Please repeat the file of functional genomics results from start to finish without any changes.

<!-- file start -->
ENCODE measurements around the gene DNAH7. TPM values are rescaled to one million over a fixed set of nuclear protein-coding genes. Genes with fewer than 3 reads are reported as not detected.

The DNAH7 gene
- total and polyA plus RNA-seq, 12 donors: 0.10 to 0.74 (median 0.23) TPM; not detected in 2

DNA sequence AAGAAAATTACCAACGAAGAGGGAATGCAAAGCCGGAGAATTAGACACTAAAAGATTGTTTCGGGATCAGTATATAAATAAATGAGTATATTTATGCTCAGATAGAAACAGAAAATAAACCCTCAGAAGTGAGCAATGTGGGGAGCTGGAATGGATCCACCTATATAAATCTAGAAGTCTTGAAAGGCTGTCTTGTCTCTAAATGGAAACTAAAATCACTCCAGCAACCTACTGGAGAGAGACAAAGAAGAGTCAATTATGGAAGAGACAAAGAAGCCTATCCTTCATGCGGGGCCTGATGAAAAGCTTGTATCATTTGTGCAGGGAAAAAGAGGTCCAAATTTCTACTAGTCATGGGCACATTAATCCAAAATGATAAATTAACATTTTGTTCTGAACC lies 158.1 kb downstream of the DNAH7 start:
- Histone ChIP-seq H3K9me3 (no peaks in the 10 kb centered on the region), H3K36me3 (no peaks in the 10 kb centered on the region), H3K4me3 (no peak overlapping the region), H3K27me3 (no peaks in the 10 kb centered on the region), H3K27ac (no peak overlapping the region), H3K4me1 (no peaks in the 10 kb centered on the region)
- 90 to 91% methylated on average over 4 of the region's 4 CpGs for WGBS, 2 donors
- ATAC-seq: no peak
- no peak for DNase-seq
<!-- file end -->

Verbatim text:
ENCODE measurements around the gene DNAH7. TPM values are rescaled to one million over a fixed set of nuclear protein-coding genes. Genes with fewer than 3 reads are reported as not detected.

The DNAH7 gene
- total and polyA plus RNA-seq, 12 donors: 0.10 to 0.74 (median 0.23) TPM; not detected in 2

DNA sequence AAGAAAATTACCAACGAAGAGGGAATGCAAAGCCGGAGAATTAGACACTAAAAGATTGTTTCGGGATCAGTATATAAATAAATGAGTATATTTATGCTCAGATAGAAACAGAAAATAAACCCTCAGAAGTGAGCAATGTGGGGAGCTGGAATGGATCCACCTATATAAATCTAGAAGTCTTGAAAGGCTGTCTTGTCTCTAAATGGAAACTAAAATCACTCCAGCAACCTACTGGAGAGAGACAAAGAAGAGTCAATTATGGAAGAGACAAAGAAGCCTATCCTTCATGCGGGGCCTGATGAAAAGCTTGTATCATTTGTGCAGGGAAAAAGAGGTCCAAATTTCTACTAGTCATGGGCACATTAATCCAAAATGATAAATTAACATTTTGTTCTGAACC lies 158.1 kb downstream of the DNAH7 start:
- Histone ChIP-seq H3K9me3 (no peaks in the 10 kb centered on the region), H3K36me3 (no peaks in the 10 kb centered on the region), H3K4me3 (no peak overlapping the region), H3K27me3 (no peaks in the 10 kb centered on the region), H3K27ac (no peak overlapping the region), H3K4me1 (no peaks in the 10 kb centered on the region)
- 90 to 91% methylated on average over 4 of the region's 4 CpGs for WGBS, 2 donors
- ATAC-seq: no peak
- no peak for DNase-seq